Desperately Seeking Partners
Small Businesses in Search of Integrators <@VM>It Pays to Have Friends in High Places
- By Steve LeSueur
- Mar 16, 2001
Bardon "Buzz" Blizzard
The barrage of phone calls and e-mails started last October, immediately after Electronic Data Systems Corp. was announced the winner of the $6.9 billion Navy-Marine Corps Intranet contract.
As many as 50 companies a day would call EDS, seeking a spot as subcontractors on the prestigious contract. That's in addition to the hundreds of hits EDS received on the Web site set up to help recruit small businesses to the contract, which will provide a broad range of desktop, network and telecommunications services over eight years to the Navy and Marine Corps.
Even now, Gwen Johnson, the EDS official who oversees the small-business activity on the NMCI contract, might get a dozen new inquiries during the day from companies interested in participating on the project.
"That's good for us, because we're still looking for good companies," she said.
|Getting the Big Boys' Attention|
Here are some questions a small business should ask itself if it wants to partner with systems integrators on large government contracts:
? Does our product or service provide value that the government customer wants and is willing to pay for?
? Have we read the procurement documents relating to the project for which we want to be selected as a subcontractor? Does our product or service address specific requirements or problems described in those documents?
? Do we have an existing relationship with the customer that can help the systems integrator understand the customer's culture and needs ? and help the integrator win the contract?
? Do we have a good record of past performance with the customer?
? Do we have a viable long-term strategic plan?
If the answer to each question is yes, you are the type of partner systems integrators are looking for.
EDS, which had already signed up 20 small businesses for its team during the bidding process, is continually adding subcontractors to the project and expects to have well over 100, Johnson said. The systems integrator, with 121,000 employees and $19.2 billion in annual revenue, also is trying to bring onto the project many of the Navy contractors that are being displaced by NMCI.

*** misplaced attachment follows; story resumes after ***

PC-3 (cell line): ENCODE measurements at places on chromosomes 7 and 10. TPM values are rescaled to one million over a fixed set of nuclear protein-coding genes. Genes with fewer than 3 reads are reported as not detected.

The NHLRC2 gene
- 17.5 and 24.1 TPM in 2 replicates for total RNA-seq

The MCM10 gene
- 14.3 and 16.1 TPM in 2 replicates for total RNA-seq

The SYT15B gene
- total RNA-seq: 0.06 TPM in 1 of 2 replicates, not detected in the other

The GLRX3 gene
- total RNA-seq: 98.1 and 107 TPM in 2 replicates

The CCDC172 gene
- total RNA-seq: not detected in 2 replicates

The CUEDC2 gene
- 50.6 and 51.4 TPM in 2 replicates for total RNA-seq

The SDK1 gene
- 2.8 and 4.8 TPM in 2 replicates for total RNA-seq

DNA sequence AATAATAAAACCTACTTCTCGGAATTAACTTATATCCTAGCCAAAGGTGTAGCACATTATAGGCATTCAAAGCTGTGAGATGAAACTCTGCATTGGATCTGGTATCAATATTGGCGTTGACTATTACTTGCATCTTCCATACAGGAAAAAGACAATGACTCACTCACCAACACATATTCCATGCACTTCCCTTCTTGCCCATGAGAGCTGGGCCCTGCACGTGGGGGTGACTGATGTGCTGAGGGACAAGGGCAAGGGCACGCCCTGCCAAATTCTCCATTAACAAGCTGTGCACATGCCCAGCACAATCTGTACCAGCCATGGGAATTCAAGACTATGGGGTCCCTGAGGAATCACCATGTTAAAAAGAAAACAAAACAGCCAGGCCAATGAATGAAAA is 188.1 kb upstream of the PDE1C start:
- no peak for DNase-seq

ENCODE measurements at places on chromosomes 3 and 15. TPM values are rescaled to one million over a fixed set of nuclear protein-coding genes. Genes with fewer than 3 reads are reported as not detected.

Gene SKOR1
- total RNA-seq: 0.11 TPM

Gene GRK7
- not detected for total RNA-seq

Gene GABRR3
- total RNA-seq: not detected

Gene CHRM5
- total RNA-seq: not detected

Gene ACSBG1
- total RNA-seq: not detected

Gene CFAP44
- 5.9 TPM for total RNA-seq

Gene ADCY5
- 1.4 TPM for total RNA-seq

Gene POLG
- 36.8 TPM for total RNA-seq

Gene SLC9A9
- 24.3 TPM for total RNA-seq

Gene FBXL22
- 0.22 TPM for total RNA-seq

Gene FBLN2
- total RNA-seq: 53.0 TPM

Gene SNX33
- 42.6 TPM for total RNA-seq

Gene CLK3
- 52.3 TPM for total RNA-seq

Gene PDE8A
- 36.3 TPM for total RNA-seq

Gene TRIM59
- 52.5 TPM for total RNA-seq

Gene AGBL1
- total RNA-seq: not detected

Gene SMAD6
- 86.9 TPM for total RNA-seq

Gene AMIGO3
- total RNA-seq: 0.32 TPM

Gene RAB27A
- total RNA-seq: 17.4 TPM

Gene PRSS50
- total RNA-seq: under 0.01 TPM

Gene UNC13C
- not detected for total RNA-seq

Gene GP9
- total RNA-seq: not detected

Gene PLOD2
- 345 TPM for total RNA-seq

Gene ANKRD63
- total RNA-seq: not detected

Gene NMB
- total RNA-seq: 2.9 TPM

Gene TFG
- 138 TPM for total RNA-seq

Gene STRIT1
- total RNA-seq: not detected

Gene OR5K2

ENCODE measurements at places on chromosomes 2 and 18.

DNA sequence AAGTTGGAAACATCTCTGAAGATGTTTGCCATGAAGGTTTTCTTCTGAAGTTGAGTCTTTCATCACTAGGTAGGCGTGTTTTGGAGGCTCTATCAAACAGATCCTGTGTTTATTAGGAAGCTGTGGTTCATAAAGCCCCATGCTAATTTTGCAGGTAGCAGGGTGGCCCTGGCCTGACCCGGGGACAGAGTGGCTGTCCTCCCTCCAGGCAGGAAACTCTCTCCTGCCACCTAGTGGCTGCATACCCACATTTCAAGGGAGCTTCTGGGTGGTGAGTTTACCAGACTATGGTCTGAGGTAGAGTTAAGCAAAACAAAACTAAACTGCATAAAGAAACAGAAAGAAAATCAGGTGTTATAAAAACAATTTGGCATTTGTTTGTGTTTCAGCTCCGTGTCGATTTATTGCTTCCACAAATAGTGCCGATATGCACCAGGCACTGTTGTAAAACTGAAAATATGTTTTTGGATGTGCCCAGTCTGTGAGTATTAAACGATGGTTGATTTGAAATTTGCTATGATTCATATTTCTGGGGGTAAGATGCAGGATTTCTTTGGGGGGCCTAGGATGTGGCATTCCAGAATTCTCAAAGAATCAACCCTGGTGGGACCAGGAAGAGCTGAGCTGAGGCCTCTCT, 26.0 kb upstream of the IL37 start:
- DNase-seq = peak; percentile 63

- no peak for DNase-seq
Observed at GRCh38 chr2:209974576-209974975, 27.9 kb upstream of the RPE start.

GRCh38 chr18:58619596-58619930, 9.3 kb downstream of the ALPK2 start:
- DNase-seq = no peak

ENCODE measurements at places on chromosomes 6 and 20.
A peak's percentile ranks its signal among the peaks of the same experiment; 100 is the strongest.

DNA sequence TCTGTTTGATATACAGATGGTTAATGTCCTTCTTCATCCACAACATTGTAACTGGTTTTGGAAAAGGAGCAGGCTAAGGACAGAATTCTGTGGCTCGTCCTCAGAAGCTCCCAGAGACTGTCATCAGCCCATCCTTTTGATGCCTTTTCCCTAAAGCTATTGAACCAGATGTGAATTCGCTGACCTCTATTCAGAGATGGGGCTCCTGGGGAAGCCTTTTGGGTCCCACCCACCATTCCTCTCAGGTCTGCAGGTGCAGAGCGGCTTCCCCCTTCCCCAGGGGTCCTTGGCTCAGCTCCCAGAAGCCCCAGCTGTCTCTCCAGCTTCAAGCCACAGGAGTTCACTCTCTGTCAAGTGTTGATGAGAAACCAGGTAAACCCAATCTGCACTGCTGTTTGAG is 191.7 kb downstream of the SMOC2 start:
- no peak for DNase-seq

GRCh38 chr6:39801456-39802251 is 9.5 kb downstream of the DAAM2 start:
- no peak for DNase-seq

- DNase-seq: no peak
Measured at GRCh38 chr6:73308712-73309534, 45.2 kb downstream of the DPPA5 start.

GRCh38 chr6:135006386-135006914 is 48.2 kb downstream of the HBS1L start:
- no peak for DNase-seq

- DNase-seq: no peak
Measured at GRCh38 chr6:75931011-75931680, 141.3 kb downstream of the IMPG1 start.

"In our proposal, we said that at least 40 percent of the contract value will go to small business," she said. "Our objective is to exceed that."
Securing a place on large federal procurements is be-coming more important for small information technology companies hoping to do business with the government. That's because federal agencies are turning to large, agencywide procurements for their IT products and services.
In essence, the agencies are bundling many of their small IT contracts into larger procurement vehicles that are awarded to a single prime contractor.
In NMCI, for example, EDS and its subcontractors are responsible for providing voice, video and data services, networking, training and equipment to some 360,000 sailors and Marines around the world.
Services such as these previously were provided by companies that won smaller, separate contracts directly with the Navy. Now those companies must hope to win a place as EDS subcontractors.
"It's vital to your business prospects to become aligned with the larger contractors," said Rishi Sood, a public-sector analyst with Gartner Dataquest in Mountain View, Calif. On the large government contracts, Sood said, systems integrators "become like general contractors who are managing a lot of smaller contractors."
But the need for partnering is not one-sided, said industry officials. The integrators need partners, too. Many federal projects require that a certain percentage of the work go to small businesses or to minority-owned and disadvantaged small businesses.
Likewise, the government's demand for off-the-shelf products also pushes the integrators to partner with companies that have ready-made solutions. No company has all the skills and products to go it alone on the large government projects.
Like EDS, most integrators have departments and staffs that evaluate potential partners and then manage the ensuing partnerships.
But with hundreds of high-tech companies competing for partnerships and teaming arrangements, how does a small company catch the attention of the prime contractors leading government projects?
"You must have a specific solution for a specific requirement for a specific deal," said Richard Jennings, a vice president with Computer Sciences Corp. of El Segundo, Calif. The company has nearly 60,000 employees and $9.4 billion in annual revenue.
Jennings heads up CSC's outsourcing project with San Diego County, a seven-year, $644 million contract that calls for CSC to provide the bulk of the county's IT and communications services, including desktops, data centers, networks, applications, technical support and telecommunications. The company won the contract in October 1999.
In addition to CSC's three formal partners ? Science Applications International Corp., Pacific Bell of SBC Communications Inc. and Avaya Inc. ? the San Diego project has about 10 other partners, including six small businesses.
Jennings said CSC was flooded with calls from small companies when it was putting together a team to bid on the project. Many just offered general technologies for which they hoped CSC could find or even manufacture a need.
The companies that grabbed Jennings' attention, however, were those that had actually read the county's procurement documents and knew what the county wanted.
"They did their homework, understood the county's emerging requirements and gave us a solution for a requirement or problem that the customer had," Jennings said.
Todd Ramsey, general manager for IBM Corp.'s global government unit in Bethesda, Md., said many small companies with good ideas or interesting technology are simply looking for the integrators to serve as marketing arms for their products.
IBM, however, is looking for partners that have what Ramsey calls a compelling "value proposition."
The products or services these companies offer "provide value in some form that the customer wants and is willing to pay for," he said.